To self-select a Native name requires much thought and deliberation. For a self-selected name can represent a physical attribute, or a personal characteristic or persona. Sometimes the self-selected name contains a color, animal or some item of nature. For example, a man of wiry/sleek build might self-select the name “Black Fox”. Or a woman who enjoys singing might self-select the name “Song Bird”. Each of these names describes the person who self-selected it.
To have a given Native name requires the acceptance of a family Native name. This is very similar to being born with a Native surname or Native origin lastname. It requires only acknowledging the name is Native in its origin. For example a native surname is “Cornplanter”, as in James Cornplanter. This given name describes an occupation or role of the Native person.
To have a bestowed Native name requires a Native elder to confer or present you with a Native name. This is sometimes done in a formal ceremony or family gathering. A bestowed name has great significance because it comes from an elder, a respected person, or a person believed to be wise.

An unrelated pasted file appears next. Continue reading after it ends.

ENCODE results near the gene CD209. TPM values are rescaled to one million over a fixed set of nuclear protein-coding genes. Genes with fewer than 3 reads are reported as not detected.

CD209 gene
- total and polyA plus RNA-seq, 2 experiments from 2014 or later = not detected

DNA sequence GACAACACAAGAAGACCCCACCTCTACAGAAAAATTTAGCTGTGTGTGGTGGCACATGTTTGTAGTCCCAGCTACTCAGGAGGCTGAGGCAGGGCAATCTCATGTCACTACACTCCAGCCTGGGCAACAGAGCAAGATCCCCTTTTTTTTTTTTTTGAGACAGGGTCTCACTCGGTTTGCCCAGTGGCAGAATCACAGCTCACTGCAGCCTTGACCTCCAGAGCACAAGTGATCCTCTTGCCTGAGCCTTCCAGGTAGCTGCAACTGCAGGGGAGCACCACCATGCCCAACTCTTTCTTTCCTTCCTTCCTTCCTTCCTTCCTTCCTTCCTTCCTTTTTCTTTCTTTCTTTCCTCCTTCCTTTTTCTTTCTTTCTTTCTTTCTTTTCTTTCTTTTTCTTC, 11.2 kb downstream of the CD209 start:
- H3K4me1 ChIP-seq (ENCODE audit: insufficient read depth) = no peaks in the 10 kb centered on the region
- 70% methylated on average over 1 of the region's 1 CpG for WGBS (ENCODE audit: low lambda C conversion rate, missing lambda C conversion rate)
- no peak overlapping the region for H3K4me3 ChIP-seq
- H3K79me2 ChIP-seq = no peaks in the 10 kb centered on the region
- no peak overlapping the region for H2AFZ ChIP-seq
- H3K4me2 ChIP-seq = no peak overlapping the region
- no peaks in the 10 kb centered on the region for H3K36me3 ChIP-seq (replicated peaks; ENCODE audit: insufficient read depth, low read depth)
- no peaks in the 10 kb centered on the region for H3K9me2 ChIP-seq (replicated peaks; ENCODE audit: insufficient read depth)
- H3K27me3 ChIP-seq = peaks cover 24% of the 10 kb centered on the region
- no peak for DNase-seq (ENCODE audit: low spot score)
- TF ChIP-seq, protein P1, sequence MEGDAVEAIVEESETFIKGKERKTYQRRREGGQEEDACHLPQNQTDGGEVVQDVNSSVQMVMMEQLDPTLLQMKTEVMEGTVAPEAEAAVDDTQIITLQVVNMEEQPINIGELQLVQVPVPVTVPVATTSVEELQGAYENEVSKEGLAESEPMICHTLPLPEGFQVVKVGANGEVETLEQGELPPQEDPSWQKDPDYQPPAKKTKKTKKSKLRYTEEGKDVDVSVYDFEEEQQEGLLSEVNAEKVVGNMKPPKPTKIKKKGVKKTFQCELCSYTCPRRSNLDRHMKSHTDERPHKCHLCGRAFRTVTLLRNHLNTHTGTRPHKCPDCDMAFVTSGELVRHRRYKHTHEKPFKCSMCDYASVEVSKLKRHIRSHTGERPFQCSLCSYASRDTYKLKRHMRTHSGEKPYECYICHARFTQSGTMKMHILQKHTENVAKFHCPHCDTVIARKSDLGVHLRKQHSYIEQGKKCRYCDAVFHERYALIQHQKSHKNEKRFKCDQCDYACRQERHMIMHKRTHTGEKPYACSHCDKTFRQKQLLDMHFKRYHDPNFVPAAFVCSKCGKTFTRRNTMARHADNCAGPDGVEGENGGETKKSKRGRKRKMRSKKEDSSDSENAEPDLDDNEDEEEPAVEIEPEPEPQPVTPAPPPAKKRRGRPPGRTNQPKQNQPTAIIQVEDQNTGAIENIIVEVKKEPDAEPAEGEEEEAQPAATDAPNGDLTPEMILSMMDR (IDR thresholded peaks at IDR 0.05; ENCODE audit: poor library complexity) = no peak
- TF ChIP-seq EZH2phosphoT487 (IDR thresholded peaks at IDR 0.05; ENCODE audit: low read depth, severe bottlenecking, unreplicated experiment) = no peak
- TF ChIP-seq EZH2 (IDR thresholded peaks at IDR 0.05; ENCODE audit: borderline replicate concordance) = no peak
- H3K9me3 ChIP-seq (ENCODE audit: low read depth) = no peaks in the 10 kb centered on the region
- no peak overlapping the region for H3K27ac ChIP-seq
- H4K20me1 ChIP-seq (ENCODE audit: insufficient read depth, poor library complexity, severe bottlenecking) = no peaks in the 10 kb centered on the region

Generally, a self-selected; a given; or a bestowed Native name is a public name. It is a name that you are known by publicly. That means that it is a name that your family, friends, and acquaintances refer to you. It is included when writing your name. For example, John “Black Fox” Williams or Mary “Song Bird” Reed are Native names included in the writing of ones name.
Also, people translate their Native name into their Native American language. For example if John “Black Fox” Williams was Cherokee, he would be known as “Tsu la Gv-na-ge-i” (Fox Black) pronounced “Chew la Guh nah gay ee”. Note the adjective in some instances follows the noun in Cherokee.
There is much more that could be said about obtaining a Native name. To learn more about obtaining a Native name join the “Black Red Roots Community”.
Article by: CherokeeCloud
Written: August 23, 2006